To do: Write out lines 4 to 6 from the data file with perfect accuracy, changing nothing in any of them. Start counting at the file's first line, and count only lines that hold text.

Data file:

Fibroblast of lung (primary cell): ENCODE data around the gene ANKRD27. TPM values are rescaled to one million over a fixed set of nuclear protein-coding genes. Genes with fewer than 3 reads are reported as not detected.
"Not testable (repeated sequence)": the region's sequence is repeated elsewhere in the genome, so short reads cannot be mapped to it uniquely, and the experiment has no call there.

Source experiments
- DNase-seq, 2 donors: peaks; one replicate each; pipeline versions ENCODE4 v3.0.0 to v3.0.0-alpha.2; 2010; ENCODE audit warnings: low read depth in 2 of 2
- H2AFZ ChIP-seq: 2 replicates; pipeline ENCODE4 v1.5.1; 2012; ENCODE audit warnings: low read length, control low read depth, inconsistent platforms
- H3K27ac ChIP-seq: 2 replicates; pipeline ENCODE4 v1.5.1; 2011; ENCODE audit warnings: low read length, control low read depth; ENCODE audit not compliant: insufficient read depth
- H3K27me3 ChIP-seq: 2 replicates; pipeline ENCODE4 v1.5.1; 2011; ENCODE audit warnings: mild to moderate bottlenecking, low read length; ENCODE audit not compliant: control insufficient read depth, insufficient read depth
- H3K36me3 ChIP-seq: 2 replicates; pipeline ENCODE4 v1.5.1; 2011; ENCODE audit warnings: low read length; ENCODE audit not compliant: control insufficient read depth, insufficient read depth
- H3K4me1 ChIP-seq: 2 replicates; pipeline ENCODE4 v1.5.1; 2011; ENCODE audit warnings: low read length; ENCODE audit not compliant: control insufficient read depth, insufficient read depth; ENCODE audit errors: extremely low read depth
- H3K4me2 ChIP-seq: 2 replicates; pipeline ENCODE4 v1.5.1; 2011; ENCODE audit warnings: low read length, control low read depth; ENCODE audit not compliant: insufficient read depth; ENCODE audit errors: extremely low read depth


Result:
- DNase-seq, 2 donors: peaks; one replicate each; pipeline versions ENCODE4 v3.0.0 to v3.0.0-alpha.2; 2010; ENCODE audit warnings: low read depth in 2 of 2
- H2AFZ ChIP-seq: 2 replicates; pipeline ENCODE4 v1.5.1; 2012; ENCODE audit warnings: low read length, control low read depth, inconsistent platforms
- H3K27ac ChIP-seq: 2 replicates; pipeline ENCODE4 v1.5.1; 2011; ENCODE audit warnings: low read length, control low read depth; ENCODE audit not compliant: insufficient read depth